2020 - Volume #44, Issue #2, Page #06[ Sample Stories From This Issue | List of All Stories In This Issue | Print this story | Read this issue]
Farmers Raise Veggies For Food Bank
“In the past, we had considered giving extras to the food bank, but we had to have a way to cover our costs,” says Breum. “We set up the Alberta Farm to Food Bank website. It collects donations that go to Alberta food banks. They use the money to purchase vegetables from us at $1 per pound.”
The Breums provide the website and cover administrative costs, such as advertising. However, the money goes directly to the food banks.
“When someone donates $1, they know that it buys a pound of food,” says Breum. “In 2019, we delivered 14,414 lbs. to the Edmonton food bank and 21,380 lbs. to the Calgary Food Bank. That was up 14 percent over 2018.”
Breum notes that most of the donations are small amounts from individuals. They have also received larger donations from several companies. As yet, the donations have not kept pace with deliveries.
“In 2018 we received about $6,000 in revenue and took the rest in charity receipts against taxes,” reports Breum. “This past year we had nearly $29,000 in gross revenue. While we still can’t make a living on it, it has grown 500 percent in a year.”
The Breums raise about 4 acres of vegetables along with an acre of potatoes. This coming year they plan to increase the potato patch to 2 acres. In addition to food bank sales, they also sell U-pick vegetables to local customers at $1.50 per pound.
“The biggest challenge with the root crops for the food banks is harvest,” says Bruem. “With all the moisture in the fall the past couple years, it’s been hard to get everything out of the ground. We are big enough now that we need to mechanize harvest.”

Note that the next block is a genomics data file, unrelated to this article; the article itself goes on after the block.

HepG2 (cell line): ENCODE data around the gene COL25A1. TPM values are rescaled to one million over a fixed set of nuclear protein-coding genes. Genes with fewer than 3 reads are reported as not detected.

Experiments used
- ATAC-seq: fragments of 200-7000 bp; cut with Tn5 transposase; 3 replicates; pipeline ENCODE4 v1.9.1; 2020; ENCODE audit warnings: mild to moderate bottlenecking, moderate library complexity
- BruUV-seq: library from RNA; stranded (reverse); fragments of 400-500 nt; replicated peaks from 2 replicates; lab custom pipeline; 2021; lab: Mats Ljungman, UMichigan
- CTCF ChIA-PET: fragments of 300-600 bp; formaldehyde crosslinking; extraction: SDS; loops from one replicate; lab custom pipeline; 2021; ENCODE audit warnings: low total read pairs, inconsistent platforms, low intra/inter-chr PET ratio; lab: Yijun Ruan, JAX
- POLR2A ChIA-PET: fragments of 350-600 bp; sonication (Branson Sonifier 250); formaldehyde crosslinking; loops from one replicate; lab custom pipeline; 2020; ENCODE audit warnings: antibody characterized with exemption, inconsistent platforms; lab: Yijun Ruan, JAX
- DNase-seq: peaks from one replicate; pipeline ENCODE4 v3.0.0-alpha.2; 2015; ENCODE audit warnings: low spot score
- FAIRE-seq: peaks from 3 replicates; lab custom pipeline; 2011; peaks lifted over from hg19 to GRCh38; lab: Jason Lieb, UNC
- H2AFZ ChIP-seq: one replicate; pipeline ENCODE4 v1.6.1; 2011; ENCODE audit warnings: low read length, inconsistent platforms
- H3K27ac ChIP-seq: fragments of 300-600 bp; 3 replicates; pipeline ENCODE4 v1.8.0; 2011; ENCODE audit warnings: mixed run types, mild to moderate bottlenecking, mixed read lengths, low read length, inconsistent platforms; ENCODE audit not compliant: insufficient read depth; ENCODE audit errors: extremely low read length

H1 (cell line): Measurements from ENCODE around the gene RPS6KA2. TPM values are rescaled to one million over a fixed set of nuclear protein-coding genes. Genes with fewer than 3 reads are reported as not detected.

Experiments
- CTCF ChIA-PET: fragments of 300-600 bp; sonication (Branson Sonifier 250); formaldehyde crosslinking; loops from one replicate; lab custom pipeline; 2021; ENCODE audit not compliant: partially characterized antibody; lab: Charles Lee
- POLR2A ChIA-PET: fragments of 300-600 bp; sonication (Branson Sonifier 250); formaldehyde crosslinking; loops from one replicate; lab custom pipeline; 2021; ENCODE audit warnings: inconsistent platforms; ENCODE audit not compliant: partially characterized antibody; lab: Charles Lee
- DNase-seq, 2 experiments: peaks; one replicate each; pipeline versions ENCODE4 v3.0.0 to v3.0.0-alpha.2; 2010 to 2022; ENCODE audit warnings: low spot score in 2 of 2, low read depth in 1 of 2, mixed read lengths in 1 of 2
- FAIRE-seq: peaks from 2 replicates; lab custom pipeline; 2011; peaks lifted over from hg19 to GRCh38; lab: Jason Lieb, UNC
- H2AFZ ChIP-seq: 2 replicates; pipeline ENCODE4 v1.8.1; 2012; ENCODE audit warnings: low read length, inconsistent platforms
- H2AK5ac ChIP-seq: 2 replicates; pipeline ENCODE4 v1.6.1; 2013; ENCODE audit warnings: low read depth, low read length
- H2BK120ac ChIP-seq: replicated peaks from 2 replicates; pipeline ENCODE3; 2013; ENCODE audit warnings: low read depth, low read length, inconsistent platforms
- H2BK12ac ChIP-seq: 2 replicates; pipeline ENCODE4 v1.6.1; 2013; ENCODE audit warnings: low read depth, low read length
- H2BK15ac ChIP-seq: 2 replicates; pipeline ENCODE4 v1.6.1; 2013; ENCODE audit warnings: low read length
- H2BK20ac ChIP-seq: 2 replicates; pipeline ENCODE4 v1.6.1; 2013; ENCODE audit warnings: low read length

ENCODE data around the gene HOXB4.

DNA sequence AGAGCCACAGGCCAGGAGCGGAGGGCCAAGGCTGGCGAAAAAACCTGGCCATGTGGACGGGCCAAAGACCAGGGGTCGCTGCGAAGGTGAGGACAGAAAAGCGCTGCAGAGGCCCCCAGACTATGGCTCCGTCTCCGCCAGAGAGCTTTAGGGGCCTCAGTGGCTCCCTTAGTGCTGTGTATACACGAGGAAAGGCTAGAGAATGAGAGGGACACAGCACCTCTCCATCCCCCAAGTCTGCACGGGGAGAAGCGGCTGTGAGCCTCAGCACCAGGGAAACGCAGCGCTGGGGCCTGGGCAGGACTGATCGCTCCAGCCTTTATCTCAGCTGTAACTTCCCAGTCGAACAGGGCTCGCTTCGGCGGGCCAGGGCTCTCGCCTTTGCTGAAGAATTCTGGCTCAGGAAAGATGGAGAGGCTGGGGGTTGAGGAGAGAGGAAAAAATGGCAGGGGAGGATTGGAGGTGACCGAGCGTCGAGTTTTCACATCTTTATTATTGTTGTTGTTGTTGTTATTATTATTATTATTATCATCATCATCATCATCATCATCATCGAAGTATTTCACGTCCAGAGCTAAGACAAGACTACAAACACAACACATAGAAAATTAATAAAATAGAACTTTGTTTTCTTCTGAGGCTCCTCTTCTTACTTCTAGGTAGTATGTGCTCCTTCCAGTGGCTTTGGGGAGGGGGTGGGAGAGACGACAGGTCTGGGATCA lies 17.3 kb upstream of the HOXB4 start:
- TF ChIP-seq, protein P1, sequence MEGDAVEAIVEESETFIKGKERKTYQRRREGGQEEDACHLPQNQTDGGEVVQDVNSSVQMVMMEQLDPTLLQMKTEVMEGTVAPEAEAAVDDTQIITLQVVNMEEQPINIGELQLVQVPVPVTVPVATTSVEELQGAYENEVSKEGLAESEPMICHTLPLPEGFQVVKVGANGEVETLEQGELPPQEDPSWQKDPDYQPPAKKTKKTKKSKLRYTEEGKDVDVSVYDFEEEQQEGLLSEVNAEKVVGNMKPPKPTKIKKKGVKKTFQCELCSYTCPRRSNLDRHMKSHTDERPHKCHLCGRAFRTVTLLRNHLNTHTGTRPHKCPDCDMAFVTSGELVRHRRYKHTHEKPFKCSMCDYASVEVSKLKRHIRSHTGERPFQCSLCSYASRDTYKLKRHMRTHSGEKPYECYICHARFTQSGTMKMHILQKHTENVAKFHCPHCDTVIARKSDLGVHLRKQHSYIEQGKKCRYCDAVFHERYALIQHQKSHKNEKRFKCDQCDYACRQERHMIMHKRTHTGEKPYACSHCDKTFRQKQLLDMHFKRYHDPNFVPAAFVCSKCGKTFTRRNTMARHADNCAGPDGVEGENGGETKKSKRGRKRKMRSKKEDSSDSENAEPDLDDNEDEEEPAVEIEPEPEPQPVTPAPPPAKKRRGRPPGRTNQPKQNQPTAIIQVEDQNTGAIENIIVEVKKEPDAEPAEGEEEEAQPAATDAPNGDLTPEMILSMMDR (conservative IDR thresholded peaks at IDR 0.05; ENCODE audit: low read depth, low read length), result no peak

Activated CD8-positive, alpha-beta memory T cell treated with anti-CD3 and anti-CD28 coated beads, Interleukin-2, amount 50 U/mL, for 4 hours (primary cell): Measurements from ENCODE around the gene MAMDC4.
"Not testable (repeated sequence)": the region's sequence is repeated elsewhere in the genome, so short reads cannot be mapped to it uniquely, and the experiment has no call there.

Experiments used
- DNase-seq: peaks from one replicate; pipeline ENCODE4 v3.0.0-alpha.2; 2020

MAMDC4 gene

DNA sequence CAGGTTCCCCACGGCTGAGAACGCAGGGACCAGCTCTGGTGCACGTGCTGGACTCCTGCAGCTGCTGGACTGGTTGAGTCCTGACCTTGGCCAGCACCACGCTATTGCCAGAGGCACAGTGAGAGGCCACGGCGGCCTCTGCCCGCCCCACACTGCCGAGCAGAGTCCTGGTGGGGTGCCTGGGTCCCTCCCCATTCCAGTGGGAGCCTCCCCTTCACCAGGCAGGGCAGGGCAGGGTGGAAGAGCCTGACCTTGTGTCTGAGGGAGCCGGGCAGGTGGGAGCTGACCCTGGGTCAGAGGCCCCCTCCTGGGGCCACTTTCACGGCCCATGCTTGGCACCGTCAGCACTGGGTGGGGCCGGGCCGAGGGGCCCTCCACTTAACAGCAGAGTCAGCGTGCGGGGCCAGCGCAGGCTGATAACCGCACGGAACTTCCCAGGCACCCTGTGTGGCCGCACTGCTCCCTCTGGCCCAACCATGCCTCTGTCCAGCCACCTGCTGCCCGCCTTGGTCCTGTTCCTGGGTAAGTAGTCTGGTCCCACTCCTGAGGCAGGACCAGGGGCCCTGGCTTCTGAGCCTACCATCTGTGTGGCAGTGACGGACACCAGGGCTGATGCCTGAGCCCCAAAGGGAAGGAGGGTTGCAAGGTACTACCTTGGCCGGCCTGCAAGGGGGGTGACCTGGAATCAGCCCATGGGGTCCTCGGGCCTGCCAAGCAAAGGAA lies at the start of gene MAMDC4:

While making a living is necessary, Bruem notes that the reaction they’ve received has been nearly as important. “We’ve gotten email after email from people who’ve used the food banks or their families have,” says Breum. “The positive feedback provides such an emotional return. It hardly seems to matter if it pays or not.”
Breum encourages other market gardeners to work with local food banks on similar programs. He has heard about similar programs in the United States.
“We’ve talked with other food banks and suggested that if they start a program like this, they should look for a little grower just starting out and help get them going,” says Bruem. “If our program grows enough, we hope to bring other small Alberta growers into it.”
Contact: FARM SHOW Followup, Gone Green Farms, RR#2, Westerose, Alta. Canada T0C 2V0 (ph 780 312-6073; firstname.lastname@example.org; www.albertafarmtofoodbank.com).
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